10. Consider Key Legal Documents to Protect the Raise of Capital.

When it comes to raising funds, there are different paths a business can pursue. Some common paths are through a Promissory Note, a Safe Note, Phantom Equity, and a Convertible Note.  In addition, another option is to provide potential investors with pro forma financial statements, which are financial reports issued by an entity that use assumptions or hypothetical conditions about events that may have occurred in the past or which may occur in the future. These statements present a view of corporate results to outsiders, perhaps as part of an investment or lending proposal. A budget may also be considered a variation on a pro forma financial statement because it presents the projected results of an organization during a future period, based on certain assumptions.[13]

In conclusion, businesses have several options when it comes to raising capital.  Do your research and build your team.  You will do well!  For additional information, contact the authors.

About the Authors

       Nouvelle L. Gonzalo, Esq. is a magna cum laude graduate of New York University, an honors graduate of the Ohio State University College of Law, and was a visiting scholar at Oxford University in Oxford, England.  Atty. Gonzalo is a U.S. and international corporate lawyer who works with companies across the globe. She is the managing attorney of Gonzalo Law, a U.S. and international corporate law firm with offices in Florida and Ohio. In addition to the active practice of law, she served as adjunct faculty of international corporate law at the University of Florida, Levin College of Law for three years. She is recognized with the top 2.5% of Florida lawyers as a rising star by the national organization, Super Lawyers from 2019- 2022. Her practice areas include: U.S. corporate contracts and acquisitions, international corporate law, and intellectual property law.  Atty. Gonzalo can be reached at [email protected] or via phone at 877-613-9553.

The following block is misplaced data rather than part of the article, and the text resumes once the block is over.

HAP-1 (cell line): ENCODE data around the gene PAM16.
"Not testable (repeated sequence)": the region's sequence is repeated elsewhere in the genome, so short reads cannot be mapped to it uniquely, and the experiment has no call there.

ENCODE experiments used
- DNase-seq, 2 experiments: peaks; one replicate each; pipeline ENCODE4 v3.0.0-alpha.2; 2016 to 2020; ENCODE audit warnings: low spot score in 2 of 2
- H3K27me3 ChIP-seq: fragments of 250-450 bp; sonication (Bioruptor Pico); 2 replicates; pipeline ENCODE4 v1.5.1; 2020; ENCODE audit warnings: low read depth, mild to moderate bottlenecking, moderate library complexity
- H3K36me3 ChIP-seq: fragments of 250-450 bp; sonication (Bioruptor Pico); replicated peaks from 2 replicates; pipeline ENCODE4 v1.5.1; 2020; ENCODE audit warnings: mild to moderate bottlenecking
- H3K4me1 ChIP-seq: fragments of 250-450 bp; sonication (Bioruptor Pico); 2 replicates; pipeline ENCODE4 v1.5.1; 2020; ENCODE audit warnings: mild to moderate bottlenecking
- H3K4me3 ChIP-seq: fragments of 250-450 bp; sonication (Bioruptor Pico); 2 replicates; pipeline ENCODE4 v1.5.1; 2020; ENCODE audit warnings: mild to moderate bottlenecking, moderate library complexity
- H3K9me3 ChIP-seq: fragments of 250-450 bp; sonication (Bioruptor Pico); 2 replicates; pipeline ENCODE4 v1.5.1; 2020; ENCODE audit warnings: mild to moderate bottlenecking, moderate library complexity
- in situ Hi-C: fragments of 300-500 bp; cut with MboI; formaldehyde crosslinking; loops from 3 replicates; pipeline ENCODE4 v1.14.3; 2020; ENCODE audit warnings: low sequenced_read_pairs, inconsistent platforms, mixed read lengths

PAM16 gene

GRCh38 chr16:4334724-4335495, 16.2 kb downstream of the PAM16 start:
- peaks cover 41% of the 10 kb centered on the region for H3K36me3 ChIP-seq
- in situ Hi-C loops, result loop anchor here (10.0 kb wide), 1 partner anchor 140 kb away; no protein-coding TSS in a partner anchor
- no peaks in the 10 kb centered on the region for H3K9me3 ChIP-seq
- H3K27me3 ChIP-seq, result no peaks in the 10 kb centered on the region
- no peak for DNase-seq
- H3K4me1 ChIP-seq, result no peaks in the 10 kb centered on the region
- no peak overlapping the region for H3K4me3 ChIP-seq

Anthony Foscolos is the Managing Principal in the South Florida office of the largest CFO provider in the state, NPerspective CFO Services.  Mr. Foscolos offers clients extensive financial leadership support. Over his 25-year career, he has served as CFO, COO, and CEO, giving him both a unique perspective in analyzing financial information and the ability to work with leadership teams to synergize meaningful action plans.

Mr. Foscolos contributed significantly to the growth of several businesses in his C-Suite positions. The results have been impressive and consistent, with year over year growth of +30 % over periods in excess of 10 years. In one case, he increased revenues in seven years from zero to $30 million. As a professional public accountant and a compliance auditor, Mr. Foscolos is well rounded in several industries, including retail, professional services, health services, manufacturing, production, engineering and construction. He also developed technology and research-based businesses within these sectors.  Mr. Foscolos can be reached directly at [email protected] or at +14074882042.

Additional Contributors:

Mr. Alexis Sverdlik

Mr. Svederlik is a magna cum laude graduate of Brandeis University and a second-year juris doctorate candidate at the University of Florida, Levin College of Law (Class of 2023).  He also serves on the Florida Law Review, is a Deans List Scholar, and was a Legal Research and Property Cali Award Recipient.  Mr. Svederlik served as a Summer Associate with Gonzalo Law and provided excellent research and writing assistance to prepare this article.


[1] See generally Matthew Cain et al, Intermediation in Private Equity: The Role of Placement Agents, HARVARD LAW SCHOOL FORUM ON CORPORATE GOVERNANCE, (April 13. 2015),, (last visited Jan. 4, 2022).

[2] The Laws that Govern Securities Industry, U.S. Securities and Exchange Commission –,, (last visited Dec. 28, 2021).

[3] 15 U.S.C. § 80a–24.

[4] 15 U.S.C. § 80a–11, 12.

[5] Case v. Borak, 377 U.S. 426, 431 (1964).

[6] Accredited Investor – Updated Investor Bulletin, U.S. Securities and Exchange Commission –, (April 14, 2021),, (last visited Jan. 2, 2022).

[7] Private placements – Rule 506(b), U.S. Securities and Exchange Commission, (Mar. 15, 2021), https://www.sec. gov/smallbusiness/exemptofferings/rule506b, (last visited Dec. 28, 2021).

[8] Id.

[9] Id.

[10] 17 C.F.R. §§ 230.506(b)-(c).

[11] Id.

[12] Deepa Sarkar, Blue Sky Law, Cornell Law School Legal Information Institute, /blue_sky_law, (last visited Dec. 28, 2021).

[13] See generally Kelsey Miller, What Are Pro Forma Financial Statements?, (Oct. 28, 2021), Harvard business school online, (last visited Jan. 4, 2022).